I love this section from the preface to Brennan Manning’s The Ragamuffin Gospel:
[The gospel is] for the bedraggled, beat-up and burnt-out.
It is for the sorely burdened who are still shifting the heavy suitcase from one hand to the other.
It is for the wobbly and weak-kneed who know they don’t have it all together and are too proud to accept the hand-out of amazing grace.
It is for inconsistent, unsteady disciples whose cheese is falling off their cracker.
It is for poor, weak, sinful men and women with hereditary faults and limited talents.
It is for earthen vessels who shuffle along on feet of clay.
It is for the bent and the bruised who feel that their lives are a grave disappointment to God.
It is for smart people who know they are stupid and honest disciples who admit they are scalawags.
I see myself in many of these descriptions, but “inconsistent, unsteady disciple whose cheese is falling off his cracker” is an apt picture of my parenting. I teach my kids the truth about God’s holiness and our sin, but not consistently. I move toward them in love, but with stumbling feet. I just stepped on a Lego, and my cheese is joining the other debris on the (metaphorical, dear) floor of our family life.
And this is a problem, because my ragamuffin-ness hurts my kids.
I often say that my kids are my primary mission field. But I shall earn no medals to wear for missionary week. Not with the way I behave. If my kids think that God is literally like their earthly father, Lord help us all.
It seems so horribly wrong, so ugly, that children should suffer for the faults of their elders. Can any good come of this? I believe it can, and it is a very necessary one.
Scripture tells us that humans are born bent and wayward, with rebellious fists raised to heaven. Anyone who has crossed a two-year-old knows the consequences. So we know, even before they do, that our children will fail to meet God’s standard of holiness. Then how will they react?
If parents present a polished facade of unbroken “righteousness,” will their children be able to face their own failures?
I fear not. David Kern wrote an excellent exploration of how our children become, through imitation, versions of us. So there is a glorious opportunity hidden in our failures: We can teach them to embrace grace.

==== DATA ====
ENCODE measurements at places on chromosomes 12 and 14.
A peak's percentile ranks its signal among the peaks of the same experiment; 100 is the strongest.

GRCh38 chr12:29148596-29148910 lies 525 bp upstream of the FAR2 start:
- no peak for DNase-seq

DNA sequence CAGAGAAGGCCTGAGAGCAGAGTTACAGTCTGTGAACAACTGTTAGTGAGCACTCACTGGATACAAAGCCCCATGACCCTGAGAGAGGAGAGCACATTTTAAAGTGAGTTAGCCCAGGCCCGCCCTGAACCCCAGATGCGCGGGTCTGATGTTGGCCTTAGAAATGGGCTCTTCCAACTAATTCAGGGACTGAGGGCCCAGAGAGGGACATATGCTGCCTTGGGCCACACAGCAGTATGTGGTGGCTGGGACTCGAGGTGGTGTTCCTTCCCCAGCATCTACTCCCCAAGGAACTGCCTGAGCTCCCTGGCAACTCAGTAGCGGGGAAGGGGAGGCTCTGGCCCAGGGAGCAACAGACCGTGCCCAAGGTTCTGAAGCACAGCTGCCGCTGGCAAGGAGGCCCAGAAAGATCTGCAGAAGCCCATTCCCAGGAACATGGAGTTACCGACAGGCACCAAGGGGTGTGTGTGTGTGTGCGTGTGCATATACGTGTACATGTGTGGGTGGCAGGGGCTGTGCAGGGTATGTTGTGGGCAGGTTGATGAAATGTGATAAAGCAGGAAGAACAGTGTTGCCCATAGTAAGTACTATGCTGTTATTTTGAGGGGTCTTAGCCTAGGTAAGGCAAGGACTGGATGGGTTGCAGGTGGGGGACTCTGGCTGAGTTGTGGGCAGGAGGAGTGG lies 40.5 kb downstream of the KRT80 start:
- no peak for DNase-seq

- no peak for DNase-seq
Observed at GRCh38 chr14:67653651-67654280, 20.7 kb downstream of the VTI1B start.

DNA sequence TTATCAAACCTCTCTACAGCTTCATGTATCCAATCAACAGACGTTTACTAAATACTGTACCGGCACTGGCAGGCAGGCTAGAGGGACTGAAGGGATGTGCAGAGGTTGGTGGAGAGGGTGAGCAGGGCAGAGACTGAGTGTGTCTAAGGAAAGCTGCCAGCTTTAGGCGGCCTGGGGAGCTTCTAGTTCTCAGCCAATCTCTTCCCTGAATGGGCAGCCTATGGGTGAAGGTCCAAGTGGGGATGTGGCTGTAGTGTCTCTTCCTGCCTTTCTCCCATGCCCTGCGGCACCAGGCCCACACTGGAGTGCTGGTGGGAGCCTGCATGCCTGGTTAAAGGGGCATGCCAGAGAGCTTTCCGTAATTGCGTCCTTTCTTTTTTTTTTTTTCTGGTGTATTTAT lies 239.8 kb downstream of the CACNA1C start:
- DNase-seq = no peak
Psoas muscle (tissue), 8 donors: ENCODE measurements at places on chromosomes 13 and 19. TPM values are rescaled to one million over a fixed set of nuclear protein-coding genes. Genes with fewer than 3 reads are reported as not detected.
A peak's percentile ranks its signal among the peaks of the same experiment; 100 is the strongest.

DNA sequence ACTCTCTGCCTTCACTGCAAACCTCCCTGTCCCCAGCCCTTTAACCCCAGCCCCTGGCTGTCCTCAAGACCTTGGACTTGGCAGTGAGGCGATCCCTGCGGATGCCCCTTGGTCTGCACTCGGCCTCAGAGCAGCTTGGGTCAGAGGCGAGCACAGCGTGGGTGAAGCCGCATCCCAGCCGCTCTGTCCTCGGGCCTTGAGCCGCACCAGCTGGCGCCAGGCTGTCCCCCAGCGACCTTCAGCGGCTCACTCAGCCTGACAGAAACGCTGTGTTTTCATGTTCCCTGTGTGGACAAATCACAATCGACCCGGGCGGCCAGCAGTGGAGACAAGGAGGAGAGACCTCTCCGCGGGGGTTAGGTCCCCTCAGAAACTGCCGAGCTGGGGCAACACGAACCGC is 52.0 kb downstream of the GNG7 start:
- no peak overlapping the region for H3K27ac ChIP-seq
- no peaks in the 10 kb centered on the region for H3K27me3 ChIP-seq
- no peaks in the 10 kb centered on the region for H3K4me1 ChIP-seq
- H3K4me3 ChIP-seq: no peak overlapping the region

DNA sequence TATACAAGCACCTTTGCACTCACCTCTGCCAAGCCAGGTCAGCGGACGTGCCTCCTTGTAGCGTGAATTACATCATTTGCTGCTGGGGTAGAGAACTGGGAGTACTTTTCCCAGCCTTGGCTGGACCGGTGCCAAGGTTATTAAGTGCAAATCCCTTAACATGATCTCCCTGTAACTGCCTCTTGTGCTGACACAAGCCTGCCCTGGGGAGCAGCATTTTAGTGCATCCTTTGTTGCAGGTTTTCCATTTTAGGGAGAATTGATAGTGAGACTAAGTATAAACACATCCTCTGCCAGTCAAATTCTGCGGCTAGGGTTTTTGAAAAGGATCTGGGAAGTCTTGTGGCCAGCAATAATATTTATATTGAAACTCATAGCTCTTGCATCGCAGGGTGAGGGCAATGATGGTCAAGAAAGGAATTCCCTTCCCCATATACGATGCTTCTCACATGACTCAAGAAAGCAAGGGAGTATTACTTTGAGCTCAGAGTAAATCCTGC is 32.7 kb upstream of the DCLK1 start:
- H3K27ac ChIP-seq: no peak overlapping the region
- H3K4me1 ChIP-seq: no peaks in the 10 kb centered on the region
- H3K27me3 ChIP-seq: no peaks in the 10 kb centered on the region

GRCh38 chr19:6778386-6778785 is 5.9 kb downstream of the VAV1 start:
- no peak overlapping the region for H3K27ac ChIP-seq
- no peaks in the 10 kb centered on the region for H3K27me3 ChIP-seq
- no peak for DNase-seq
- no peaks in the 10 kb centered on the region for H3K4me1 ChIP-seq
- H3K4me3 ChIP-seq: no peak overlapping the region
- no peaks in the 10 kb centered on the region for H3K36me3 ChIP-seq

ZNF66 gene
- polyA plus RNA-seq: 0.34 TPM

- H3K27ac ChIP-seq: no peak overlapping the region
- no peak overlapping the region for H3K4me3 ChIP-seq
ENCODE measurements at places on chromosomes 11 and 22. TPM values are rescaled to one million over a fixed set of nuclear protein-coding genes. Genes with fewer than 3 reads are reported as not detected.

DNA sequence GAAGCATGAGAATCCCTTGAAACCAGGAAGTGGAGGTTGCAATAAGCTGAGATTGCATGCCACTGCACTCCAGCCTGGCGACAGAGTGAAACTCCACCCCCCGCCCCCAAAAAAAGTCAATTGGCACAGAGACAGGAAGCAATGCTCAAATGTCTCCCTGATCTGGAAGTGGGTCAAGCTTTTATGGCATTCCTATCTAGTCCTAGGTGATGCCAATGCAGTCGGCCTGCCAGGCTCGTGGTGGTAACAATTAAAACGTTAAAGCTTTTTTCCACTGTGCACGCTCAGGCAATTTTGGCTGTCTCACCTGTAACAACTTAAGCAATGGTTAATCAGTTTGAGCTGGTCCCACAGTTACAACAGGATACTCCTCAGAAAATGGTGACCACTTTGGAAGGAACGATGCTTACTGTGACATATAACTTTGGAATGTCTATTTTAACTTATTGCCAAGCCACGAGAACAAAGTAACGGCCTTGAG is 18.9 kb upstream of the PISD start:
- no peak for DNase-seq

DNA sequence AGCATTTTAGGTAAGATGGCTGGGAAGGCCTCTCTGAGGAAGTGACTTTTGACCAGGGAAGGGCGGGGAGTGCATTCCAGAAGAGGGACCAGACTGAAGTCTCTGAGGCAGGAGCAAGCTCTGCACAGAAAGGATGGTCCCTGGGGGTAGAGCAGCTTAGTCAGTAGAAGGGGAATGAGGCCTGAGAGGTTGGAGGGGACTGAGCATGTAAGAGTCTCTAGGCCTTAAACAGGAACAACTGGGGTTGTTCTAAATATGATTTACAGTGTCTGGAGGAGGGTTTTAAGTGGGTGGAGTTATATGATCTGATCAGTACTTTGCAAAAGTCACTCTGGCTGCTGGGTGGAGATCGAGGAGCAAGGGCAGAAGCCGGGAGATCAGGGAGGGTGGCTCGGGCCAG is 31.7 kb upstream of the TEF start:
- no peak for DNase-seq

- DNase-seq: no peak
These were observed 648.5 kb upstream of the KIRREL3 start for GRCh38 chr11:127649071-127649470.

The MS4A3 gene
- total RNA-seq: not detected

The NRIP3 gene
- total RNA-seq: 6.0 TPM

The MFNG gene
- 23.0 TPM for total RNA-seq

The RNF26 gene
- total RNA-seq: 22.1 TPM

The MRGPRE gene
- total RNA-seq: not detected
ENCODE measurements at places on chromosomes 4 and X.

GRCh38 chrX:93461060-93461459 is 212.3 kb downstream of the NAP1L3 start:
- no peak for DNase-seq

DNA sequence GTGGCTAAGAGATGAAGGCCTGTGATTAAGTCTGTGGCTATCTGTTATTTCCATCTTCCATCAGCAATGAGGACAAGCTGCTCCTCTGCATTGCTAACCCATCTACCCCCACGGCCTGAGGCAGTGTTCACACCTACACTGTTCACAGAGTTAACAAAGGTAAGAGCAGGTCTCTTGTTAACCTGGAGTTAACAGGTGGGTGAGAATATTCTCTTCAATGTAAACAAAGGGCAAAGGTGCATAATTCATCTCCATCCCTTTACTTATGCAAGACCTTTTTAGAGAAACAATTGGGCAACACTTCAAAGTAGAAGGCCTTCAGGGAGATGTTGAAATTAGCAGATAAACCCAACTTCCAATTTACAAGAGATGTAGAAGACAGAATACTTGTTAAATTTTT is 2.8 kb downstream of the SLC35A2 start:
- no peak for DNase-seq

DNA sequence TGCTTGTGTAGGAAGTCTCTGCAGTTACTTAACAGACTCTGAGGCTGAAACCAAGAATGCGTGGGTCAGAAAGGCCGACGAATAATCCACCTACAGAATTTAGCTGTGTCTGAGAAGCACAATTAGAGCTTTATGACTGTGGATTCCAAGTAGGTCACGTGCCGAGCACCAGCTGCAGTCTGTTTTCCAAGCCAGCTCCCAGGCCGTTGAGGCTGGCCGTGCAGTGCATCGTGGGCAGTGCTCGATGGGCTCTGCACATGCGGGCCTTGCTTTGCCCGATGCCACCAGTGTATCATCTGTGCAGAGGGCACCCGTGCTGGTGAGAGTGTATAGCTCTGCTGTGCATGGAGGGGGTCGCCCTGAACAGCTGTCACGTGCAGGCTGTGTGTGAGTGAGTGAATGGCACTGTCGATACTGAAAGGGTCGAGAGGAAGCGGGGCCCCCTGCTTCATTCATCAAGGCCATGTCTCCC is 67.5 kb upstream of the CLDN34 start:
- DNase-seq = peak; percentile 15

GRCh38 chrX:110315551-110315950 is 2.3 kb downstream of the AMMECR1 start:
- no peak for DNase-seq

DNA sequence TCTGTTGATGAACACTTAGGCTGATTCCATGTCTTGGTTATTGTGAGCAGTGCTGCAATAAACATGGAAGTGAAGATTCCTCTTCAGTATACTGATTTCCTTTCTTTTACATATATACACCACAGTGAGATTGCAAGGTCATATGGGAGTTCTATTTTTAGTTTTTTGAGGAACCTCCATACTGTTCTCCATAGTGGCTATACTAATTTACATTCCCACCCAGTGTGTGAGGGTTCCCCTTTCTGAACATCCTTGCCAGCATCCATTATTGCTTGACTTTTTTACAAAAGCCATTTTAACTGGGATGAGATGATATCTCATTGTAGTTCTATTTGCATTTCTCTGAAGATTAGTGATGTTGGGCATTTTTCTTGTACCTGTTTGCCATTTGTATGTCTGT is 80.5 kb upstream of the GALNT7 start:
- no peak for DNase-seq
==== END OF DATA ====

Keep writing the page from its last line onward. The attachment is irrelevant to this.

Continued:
When my kids yell at each other, my wife and I require and help them to apologize specifically for their wrong. We want them to recognize their sin, turn away from it, and receive forgiveness. But the lessons can’t stop there. If my wife or I speak unkindly to each other in front of the children, we try to also apologize and forgive in front of the children. And we end with an embrace, just like we tell them to. We try to show them there is joy and redemption on the other side of confession.
Let’s be honest – the kids know when we act like stinkers, and they know it’s not OK. There is no question of how our children will react if they learn we’re flawed. They know. So it is vital that they also know what we do about it.
We talk about 1 John 1:9,
If we confess our sins, he is faithful and righteous to forgive us our sins, and to cleanse us from all unrighteousness,
but my best “sermon” on this text was when I went, teary-eyed, to face a wrong I had done my daughter and ask for forgiveness.
Of course she forgave me and, afterward, she visibly glowed with the knowledge that her daddy, too, disobeys, and God’s mercy is big enough even for my mistakes. I think she now feels more permission to be a ragamuffin herself. And, I hope, she has more confidence to humbly – but boldly – approach the Throne of Grace.
He occasionally blogs at jamesdwitmer.com or @jamesdwitmer, spends his free time digging in the garden with his wife, and is pleasantly surprised to find that loving his family makes meaningful change in the world.